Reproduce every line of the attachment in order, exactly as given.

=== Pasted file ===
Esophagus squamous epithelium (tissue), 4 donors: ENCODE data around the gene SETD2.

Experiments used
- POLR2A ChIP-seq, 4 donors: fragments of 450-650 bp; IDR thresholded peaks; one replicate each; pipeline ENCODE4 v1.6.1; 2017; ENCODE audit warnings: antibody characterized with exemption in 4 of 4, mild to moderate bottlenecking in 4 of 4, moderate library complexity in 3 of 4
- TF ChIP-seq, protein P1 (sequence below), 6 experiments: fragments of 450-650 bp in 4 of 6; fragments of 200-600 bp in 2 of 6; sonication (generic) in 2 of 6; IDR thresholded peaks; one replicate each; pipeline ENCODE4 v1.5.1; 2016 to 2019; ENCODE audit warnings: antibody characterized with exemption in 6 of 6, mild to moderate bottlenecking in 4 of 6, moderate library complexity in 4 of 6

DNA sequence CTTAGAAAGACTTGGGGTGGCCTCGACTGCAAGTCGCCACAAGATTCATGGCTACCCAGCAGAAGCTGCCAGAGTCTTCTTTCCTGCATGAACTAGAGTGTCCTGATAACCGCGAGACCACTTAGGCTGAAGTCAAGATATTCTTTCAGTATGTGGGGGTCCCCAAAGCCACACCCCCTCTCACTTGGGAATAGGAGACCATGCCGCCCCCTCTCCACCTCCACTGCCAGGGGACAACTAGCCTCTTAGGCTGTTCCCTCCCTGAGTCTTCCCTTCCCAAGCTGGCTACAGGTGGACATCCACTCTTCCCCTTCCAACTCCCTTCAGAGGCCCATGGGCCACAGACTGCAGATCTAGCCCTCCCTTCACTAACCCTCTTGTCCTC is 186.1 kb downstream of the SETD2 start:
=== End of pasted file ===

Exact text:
Esophagus squamous epithelium (tissue), 4 donors: ENCODE data around the gene SETD2.

Experiments used
- POLR2A ChIP-seq, 4 donors: fragments of 450-650 bp; IDR thresholded peaks; one replicate each; pipeline ENCODE4 v1.6.1; 2017; ENCODE audit warnings: antibody characterized with exemption in 4 of 4, mild to moderate bottlenecking in 4 of 4, moderate library complexity in 3 of 4
- TF ChIP-seq, protein P1 (sequence below), 6 experiments: fragments of 450-650 bp in 4 of 6; fragments of 200-600 bp in 2 of 6; sonication (generic) in 2 of 6; IDR thresholded peaks; one replicate each; pipeline ENCODE4 v1.5.1; 2016 to 2019; ENCODE audit warnings: antibody characterized with exemption in 6 of 6, mild to moderate bottlenecking in 4 of 6, moderate library complexity in 4 of 6

DNA sequence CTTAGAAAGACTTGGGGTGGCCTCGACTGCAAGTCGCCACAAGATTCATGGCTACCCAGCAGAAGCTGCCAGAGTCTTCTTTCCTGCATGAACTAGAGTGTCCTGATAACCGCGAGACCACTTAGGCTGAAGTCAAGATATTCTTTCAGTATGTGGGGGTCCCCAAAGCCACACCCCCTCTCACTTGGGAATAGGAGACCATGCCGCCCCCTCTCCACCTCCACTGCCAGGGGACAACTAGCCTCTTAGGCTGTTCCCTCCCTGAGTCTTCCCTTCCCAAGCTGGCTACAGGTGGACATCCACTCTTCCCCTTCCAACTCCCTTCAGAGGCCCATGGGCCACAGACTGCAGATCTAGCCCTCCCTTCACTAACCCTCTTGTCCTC is 186.1 kb downstream of the SETD2 start: